One caveat arises regarding serum ferritin levels. If serum ferritin is below 50, it is not unusual for leg jerk medications to prove less efficacious. Thus, in some cases, we had to raise iron levels to increase ferritin to 50 or above before the patient noted an optimal response to medication and in turn a decrease in aerophagia.
The second most common cause of aerophagia appears to involve direct mask issues. For example, if a person uses a full face mask, yet still mouth breaths during the night, air swallowing may ensue. In a related matter, if the individual suffers moderate leak, the PAP device may have a built in system to compensate with increasing bursts of air pressure. If so, the burst might also trigger a swallowing reflex. Thus, solving both mask leak issues and mouth breathing simultaneously could be the essential steps for resolving aerophagia. We often use chinstraps with patients on full face masks to prevent “jaw-drop.” And, although this combination feels quite bulky at first, we have been surprised at how many people immediately reported improved sleep, less leak, and some lessening of aerophagia symptoms.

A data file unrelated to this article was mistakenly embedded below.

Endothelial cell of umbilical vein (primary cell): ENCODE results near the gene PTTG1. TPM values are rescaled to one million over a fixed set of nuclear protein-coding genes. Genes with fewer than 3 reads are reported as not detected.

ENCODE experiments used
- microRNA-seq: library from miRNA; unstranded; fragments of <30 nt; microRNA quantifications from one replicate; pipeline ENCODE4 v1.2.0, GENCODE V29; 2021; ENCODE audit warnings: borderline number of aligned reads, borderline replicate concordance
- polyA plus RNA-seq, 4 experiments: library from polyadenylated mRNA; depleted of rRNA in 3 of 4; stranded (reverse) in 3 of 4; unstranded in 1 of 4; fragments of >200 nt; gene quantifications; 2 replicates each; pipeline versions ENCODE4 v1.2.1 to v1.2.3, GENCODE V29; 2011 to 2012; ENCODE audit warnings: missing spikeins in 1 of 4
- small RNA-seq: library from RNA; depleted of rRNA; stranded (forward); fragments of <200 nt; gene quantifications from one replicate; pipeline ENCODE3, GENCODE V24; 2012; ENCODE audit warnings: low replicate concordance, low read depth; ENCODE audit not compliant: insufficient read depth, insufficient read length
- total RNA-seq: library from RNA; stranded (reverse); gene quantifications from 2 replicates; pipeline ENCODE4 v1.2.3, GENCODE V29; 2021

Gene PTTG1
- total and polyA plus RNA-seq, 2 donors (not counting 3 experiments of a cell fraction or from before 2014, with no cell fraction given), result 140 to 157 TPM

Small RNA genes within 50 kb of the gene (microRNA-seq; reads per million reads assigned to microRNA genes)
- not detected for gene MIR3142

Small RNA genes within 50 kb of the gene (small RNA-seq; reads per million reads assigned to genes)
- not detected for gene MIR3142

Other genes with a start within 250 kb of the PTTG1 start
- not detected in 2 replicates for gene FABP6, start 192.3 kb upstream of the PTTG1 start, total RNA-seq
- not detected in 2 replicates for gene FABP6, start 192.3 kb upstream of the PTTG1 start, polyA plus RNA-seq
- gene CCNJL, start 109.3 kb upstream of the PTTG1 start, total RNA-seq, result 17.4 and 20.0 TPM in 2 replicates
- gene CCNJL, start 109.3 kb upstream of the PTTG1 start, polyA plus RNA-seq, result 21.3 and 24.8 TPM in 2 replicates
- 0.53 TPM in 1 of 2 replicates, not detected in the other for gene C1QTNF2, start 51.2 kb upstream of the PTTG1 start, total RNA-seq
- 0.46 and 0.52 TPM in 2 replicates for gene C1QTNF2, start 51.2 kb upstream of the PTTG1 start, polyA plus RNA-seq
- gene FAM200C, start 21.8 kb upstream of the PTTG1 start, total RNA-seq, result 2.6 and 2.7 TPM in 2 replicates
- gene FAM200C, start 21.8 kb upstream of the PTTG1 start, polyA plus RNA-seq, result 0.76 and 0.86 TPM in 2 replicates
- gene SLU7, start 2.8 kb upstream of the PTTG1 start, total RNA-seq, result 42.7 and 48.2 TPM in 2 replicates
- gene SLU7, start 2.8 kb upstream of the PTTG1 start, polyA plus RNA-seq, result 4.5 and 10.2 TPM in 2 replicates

We just worked with a patient recently who had severe esophageal disease including dilatation of the esophagus, and in our discussions with her gastroenterologists we were very pessimistic about how to reduce her aerophagia. He was decidedly unenthusiastic about attempting any surgery. While ruminating about how to tell this poor old lady the bad news, I learned that one of our very proactive sleep technologists had just met with the patient a week earlier and recommended the use of a chinstrap. A few days later, I happened to answer the phone in the sleep tech control room, and it was the same patient who eagerly told me how the chinstrap had eliminated all the air swallowing and that now she was gaining real benefits from PAP therapy.
There are a lot more mask issues that may come up, all of which may have their own idiosyncratic issues and solutions. For example, someone on nasal pillows or a nasal mask can still swallow air. Yet, on occasion, we have seen some of these patients reduce aerophagia with chinstraps or a mouth taping procedure. Most conservatively, if the patient does not show leg jerks objectively on the sleep study, then the most important place to look at first for a quick solution to aerophagia is to resolve any issue with mask fit, mask comfort, mask leak, and mouth breathing.